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Find this integral $$I=\int_{0}^{\infty}\dfrac{x\sin{(2x)}}{x^2+4}dx$$

let $x=2t$, then $$I=\int_{0}^{\infty}\dfrac{t\sin{(4t)}}{(t^2+1)}dt$$ then $$I=1/2\int_{0}^{\infty}\sin{(4t)}d\ln{(t^2+1)}$$ then I can't.

This problem have without residue methods?

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This is a duplicate of this Functions defined by integrals (problem 10.23 from Apostol's Mathematical Analysis)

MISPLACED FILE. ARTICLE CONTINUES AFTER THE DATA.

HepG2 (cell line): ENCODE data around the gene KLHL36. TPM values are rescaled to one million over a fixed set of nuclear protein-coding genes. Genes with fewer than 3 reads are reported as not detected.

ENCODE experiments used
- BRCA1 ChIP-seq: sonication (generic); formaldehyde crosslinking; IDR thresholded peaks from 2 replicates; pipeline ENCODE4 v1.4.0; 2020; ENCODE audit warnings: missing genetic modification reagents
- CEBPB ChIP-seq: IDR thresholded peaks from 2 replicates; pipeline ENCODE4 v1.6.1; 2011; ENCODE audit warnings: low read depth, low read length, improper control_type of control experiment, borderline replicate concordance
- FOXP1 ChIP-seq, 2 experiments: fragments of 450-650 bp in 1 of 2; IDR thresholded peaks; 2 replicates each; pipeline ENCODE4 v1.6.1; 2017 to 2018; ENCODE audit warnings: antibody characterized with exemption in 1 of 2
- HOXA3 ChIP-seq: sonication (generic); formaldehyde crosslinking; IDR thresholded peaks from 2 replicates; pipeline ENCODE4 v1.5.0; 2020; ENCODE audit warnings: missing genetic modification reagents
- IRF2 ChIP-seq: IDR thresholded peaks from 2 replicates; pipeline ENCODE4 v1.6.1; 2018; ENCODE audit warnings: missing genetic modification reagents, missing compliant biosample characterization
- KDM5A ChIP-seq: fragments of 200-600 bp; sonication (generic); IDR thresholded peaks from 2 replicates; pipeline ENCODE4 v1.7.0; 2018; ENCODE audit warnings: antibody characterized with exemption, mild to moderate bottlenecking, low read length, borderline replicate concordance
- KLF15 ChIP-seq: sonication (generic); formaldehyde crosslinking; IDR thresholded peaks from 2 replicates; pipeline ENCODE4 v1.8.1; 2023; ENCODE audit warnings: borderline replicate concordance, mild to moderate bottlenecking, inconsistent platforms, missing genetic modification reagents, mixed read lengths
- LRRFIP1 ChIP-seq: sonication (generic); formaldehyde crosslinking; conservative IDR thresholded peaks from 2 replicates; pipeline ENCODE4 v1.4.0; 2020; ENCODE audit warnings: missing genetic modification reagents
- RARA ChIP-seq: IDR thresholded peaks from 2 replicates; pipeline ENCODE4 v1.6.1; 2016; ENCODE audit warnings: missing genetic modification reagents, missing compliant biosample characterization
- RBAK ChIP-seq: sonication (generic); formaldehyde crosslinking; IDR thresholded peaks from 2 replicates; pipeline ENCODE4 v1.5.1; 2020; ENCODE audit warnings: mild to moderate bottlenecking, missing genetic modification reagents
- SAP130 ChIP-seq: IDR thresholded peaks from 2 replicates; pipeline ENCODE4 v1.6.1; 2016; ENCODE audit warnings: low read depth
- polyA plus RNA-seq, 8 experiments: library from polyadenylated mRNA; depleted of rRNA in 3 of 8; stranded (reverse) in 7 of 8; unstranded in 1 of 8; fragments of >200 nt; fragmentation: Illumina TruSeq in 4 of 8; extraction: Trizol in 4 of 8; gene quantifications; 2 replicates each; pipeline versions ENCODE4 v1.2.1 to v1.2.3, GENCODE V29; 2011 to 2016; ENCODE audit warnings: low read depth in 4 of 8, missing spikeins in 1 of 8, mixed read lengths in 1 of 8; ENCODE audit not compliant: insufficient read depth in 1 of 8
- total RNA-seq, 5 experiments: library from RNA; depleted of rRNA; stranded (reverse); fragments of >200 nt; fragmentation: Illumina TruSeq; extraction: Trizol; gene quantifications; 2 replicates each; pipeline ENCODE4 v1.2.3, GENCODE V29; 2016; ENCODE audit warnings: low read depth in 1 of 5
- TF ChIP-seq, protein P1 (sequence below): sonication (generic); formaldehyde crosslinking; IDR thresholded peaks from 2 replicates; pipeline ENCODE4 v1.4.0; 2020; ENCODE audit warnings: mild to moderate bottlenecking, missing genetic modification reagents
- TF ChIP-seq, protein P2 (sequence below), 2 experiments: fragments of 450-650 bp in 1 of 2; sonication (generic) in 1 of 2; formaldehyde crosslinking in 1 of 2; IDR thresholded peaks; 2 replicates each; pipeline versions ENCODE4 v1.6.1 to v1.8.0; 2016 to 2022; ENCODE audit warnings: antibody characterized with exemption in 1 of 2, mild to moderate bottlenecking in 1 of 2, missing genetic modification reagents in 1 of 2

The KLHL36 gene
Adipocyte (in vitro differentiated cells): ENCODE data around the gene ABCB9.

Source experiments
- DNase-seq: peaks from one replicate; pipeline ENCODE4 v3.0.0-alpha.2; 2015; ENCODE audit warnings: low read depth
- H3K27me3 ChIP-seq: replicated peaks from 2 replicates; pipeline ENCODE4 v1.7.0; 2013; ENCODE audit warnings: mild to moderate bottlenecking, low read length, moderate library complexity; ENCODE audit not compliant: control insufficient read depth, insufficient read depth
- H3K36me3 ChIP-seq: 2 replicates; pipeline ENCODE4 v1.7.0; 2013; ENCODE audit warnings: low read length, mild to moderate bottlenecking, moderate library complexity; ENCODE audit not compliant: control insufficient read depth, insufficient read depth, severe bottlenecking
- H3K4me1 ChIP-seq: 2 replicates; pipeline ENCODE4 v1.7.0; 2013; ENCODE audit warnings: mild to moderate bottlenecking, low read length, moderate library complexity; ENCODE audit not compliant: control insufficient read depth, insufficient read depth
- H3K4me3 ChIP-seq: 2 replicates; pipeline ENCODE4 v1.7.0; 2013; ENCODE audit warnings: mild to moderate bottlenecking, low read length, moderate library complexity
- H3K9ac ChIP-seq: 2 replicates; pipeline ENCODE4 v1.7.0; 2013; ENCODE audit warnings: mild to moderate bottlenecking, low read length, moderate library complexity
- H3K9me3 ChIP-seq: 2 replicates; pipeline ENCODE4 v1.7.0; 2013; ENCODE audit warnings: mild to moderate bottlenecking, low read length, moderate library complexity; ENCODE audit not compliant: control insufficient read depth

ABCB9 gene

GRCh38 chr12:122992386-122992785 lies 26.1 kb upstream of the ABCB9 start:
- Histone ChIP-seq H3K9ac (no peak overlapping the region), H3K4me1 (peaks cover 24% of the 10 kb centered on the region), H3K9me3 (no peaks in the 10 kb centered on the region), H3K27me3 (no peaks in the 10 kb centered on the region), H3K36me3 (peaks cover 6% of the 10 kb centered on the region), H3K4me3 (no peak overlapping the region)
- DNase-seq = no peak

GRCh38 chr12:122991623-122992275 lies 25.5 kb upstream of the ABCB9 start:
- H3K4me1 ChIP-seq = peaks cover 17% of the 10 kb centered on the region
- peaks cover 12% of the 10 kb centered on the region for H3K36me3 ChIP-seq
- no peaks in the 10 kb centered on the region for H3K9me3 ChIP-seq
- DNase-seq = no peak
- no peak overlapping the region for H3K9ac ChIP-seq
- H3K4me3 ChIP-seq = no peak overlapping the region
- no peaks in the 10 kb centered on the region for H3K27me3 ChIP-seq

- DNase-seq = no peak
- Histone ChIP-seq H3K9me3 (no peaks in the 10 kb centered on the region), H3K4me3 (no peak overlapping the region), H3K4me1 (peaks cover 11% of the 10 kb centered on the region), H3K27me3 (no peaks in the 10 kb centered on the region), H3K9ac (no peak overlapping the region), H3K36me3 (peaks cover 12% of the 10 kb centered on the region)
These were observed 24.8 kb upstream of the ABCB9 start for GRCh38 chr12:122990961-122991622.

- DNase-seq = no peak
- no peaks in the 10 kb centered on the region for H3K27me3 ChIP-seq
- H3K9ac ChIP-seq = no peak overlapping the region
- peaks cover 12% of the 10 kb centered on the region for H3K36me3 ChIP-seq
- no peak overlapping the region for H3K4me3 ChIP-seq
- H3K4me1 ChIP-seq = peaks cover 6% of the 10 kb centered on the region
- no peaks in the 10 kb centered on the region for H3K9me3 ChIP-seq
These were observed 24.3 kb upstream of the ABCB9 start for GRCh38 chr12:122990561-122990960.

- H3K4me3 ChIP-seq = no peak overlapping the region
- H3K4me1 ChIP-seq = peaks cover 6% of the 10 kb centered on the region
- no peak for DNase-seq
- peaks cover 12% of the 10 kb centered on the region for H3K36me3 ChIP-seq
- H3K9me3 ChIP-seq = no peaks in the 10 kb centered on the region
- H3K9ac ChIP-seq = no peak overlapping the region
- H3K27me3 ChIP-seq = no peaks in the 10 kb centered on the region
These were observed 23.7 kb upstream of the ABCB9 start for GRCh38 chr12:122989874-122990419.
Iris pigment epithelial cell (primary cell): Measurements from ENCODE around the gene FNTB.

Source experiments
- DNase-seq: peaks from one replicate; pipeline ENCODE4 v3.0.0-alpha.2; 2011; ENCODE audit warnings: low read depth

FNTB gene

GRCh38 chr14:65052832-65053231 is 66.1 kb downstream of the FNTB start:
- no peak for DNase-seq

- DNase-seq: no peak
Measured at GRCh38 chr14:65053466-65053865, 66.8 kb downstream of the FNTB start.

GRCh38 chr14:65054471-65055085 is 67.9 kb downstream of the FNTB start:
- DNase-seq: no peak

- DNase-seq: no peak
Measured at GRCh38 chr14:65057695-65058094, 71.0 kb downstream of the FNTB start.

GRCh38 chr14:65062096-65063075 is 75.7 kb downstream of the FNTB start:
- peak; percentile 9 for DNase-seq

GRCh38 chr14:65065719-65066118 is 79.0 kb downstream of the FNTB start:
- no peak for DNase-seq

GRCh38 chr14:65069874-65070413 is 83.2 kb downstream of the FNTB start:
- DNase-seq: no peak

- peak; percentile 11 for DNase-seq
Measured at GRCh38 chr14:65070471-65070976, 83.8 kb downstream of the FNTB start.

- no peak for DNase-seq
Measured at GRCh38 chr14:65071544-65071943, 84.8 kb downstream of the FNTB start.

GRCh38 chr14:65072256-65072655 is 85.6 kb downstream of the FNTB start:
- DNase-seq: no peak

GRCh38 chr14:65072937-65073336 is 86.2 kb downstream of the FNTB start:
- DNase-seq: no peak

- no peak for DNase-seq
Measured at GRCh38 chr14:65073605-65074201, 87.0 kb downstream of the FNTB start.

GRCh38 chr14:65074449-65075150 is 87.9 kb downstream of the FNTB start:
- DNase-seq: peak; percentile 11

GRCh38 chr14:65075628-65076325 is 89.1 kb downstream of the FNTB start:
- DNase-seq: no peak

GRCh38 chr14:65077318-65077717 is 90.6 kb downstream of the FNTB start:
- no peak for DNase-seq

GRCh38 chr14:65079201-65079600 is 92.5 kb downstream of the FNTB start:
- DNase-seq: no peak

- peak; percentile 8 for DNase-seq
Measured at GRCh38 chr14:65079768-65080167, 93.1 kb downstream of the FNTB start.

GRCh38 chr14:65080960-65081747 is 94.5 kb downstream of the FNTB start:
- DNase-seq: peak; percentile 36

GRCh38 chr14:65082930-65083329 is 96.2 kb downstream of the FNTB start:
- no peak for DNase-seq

We have that $$ F(y) = \int \frac{\sin(xy)}{x(x^2+1)}\mathrm{d}x = \frac{\pi}{2}(1-e^{-y}) $$ A generalization of your integral is given as $$ G(a,y) = \int \frac{\sin(xy)}{x(x^2+a^2)}\mathrm{d}x = a^{-2} F(ay) = \frac{\pi}{2a^2}(1-e^{-ay}) $$ Differentiating twice yield $$ \frac{\mathrm{d}^2 G}{\mathrm{d}y^2} = -\int_0^{\infty} \frac{x\sin(xy)}{x^2+a^2} = - \frac{\pi}{2} e^{-ay} $$ Hence $$ \int_{0}^{\infty}\dfrac{x\sin{(2x)}}{x^2+4}\mathrm{d}x = -G''(2,2) = \frac{\pi}{2} e^{-4} $$ Where $G''(a,y)$ means differentiation with respect to $y$.

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